The opening credits declare that The Tichborne Claimant is based on a true story. The Tichborne trial was apparently a cause célèbre in the Victorian era, an example of an individual case which rapidly mushroomed into a national issue. And the fact that its ultimate outcome remains shrouded in mystery helps to heighten the suspense as to the true identity of the filmic `Sir Roger'.
This film is, in several key respects, an unusual costume drama. Firstly, it barely concerns itself with romantic relationships, and secondly, it's viewed from the perspective of a black outsider, the butler Bogle, who narrates the story in flashback from the cell of a London workhouse. He claims that "aristocrats are like children - they require careful management," and yet these same pompous nobles later prove very dangerous opponents when defending the status quo.
While many period pieces feel suffocated by their obsession with `authenticity', The Tichborne Claimant isn't without humour, as it traces the efforts of `Sir Roger' in learning how to be a gentleman under Bogle's patient tutelage. In fact, there are echoes of that earlier aristocratic satire, Kind Hearts And Coronets, not least in the unfortunate riding accident which befalls Sir Roger's doting mother.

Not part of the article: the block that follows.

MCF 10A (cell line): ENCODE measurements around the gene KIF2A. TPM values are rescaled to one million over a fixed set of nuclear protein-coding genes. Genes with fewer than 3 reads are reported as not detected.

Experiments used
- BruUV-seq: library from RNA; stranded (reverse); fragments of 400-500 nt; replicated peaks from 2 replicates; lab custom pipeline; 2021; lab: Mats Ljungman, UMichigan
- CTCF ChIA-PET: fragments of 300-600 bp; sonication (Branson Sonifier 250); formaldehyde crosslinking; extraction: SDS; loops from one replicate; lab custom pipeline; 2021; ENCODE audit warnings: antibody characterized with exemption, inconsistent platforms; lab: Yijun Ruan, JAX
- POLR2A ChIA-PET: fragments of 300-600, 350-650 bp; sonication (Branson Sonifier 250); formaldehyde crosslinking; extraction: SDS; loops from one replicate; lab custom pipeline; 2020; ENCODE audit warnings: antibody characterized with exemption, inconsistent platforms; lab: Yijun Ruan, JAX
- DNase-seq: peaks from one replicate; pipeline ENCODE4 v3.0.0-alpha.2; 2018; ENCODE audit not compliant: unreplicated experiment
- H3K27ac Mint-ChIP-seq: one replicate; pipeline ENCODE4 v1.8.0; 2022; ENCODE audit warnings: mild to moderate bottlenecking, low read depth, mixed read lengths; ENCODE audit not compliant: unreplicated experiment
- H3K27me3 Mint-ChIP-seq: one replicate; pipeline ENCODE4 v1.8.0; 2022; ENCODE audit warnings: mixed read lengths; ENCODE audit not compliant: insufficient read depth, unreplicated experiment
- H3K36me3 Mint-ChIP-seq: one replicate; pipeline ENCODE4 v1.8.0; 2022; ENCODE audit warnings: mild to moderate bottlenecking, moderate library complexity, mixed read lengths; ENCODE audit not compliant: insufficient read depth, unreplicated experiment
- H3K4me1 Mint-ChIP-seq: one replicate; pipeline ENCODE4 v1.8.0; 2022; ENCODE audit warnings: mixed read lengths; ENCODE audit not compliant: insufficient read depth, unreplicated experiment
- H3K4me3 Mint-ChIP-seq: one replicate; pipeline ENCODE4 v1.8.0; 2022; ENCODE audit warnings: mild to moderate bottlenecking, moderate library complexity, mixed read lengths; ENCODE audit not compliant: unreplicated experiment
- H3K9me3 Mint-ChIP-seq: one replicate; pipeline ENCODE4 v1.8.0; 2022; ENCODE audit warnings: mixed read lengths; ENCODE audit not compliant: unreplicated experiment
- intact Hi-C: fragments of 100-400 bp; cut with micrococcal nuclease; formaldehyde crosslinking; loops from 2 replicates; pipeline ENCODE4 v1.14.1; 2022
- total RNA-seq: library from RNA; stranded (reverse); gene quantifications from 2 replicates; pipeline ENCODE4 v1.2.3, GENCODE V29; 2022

This is certainly a confident debut from director David Yates and screenwriter Joe Fisher, although it doesn't quite make the impact you'd expect. There is, however, a gripping courtroom climax, featuring cameos from Sir John Gielgud and Stephen Fry, who plays a ruthless barrister. But it's the two lead performances which should be singled out for praise: the South African Kani is a model of quiet dignity, and the Welshman Pugh a combination of uproariousness and vulnerability.
While this intelligent British period flick lacks punch, its interesting "real-life" story of classand identity in Victorian society is assuredly photographed. The humour and performances provide for a different kind of costume drama.